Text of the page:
As much as we enjoy the simple navigation of a touch screen on iPhone and iPad, and as much as point and click is so simple and last century, there’s maybe a better way to customize your Mac’s mouse clicks and match your needs to the app. Wait. Is that right. Sure, we can customize keyboard shortcuts, but mouse click shortcuts? Copy that.
Create Mouse Shortcuts, Not Keyboard Shortcuts
All kinds of Mac apps let you customize keyboard shortcuts. Some are launchers, some are utilities; even some apps have plenty of useful keyboard shortcuts.
What we’re talking about here is a way to create mouse shortcuts and customize them to match the apps you use.
Whoa, Nelly! Say it ain’t so, folks. The mouse is last century, right? Everyone knows how to use it.
The problem with the mouse is just that. It’s so 1984. And beyond. Or, rather, whatever is before 1984. Point. Click. Repeat.
How about a mouse click shortcut. That’s what SwiftRing does. It’s an inexpensive Mac app that gives shortcuts to mouse clicks on a per application basis.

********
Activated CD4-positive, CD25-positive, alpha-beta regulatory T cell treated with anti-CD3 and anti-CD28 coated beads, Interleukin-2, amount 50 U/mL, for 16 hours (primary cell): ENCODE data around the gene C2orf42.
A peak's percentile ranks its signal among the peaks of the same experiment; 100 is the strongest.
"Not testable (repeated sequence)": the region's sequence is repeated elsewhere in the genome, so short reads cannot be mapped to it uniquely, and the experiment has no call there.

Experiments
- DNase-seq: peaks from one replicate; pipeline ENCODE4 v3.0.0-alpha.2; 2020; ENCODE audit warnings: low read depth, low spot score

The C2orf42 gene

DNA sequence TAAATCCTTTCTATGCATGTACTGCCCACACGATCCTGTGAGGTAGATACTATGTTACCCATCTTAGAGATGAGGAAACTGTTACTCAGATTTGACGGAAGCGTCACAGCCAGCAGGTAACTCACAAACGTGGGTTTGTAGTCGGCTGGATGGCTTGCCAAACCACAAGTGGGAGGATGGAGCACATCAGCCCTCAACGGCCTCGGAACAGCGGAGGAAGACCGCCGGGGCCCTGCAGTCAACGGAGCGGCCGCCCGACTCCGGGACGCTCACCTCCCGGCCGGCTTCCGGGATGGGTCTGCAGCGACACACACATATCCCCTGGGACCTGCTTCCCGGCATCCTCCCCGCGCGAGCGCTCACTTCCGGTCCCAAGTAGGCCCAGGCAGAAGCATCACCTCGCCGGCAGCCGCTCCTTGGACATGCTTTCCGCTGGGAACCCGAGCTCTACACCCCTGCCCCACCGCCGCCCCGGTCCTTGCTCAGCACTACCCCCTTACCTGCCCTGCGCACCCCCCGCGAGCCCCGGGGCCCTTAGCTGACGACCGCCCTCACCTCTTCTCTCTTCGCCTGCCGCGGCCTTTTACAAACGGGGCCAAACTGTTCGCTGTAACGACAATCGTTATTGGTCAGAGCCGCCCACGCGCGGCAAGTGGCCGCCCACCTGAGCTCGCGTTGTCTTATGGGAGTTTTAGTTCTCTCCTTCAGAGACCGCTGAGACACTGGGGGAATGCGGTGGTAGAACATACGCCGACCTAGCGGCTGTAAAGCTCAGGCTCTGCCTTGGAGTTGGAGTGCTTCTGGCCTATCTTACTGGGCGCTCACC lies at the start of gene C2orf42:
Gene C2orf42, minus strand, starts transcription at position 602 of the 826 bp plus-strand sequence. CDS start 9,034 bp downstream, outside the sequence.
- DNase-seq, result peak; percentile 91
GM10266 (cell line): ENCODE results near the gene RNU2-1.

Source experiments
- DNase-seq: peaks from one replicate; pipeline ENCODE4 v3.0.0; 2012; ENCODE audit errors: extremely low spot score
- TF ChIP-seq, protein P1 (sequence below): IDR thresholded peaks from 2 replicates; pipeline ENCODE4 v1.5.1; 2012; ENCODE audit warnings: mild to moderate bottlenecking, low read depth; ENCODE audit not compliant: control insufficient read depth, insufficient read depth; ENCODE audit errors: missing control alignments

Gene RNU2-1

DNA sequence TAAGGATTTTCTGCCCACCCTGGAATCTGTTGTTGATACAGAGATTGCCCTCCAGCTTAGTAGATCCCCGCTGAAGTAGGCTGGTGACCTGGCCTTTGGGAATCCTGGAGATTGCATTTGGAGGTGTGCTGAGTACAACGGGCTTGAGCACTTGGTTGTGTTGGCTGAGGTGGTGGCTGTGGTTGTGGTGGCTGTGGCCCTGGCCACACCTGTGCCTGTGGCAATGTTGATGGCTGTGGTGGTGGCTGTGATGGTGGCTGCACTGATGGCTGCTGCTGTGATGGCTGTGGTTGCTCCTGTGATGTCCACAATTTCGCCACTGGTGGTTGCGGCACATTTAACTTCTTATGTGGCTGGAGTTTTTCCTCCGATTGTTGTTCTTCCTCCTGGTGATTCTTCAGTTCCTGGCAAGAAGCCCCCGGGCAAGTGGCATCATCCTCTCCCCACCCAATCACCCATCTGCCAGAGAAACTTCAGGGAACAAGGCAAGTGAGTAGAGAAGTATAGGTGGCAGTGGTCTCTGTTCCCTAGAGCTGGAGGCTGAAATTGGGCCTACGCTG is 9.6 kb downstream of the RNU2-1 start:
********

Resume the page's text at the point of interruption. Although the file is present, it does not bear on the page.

Here’s how it works. Install SwiftRing. Hold down the Option key and the SwiftRing ring pops up. Each ring segment has specific actions. Simply roll the mouse pointer over the action, and Voila! It works. No clicking.
Settings for each app can be customized in SwiftRing.
Assign specific keystrokes or shortcuts to a ring segment using Swift Ring’s rather geeky by usable Preferences.
There’s already built-in support for some Mac apps, but you can choose which ones you want and add customized actions where you need them.
The Preferences give you options to create your own Rings for specific apps.
Each of the four areas of the Ring can have multiple options. Simply mouse over the option and it works.
SwiftRing is the kind of utility that would be nice for Apple to build in to Mac OS X. But you have to set it up to work with whatever apps you use, and you assign the actions for each area on the Ring.
Once you set it up, which is a bit cumbersome, well, it just works. And SwiftRing is priced less than a cup of average caffeine at Starbucks.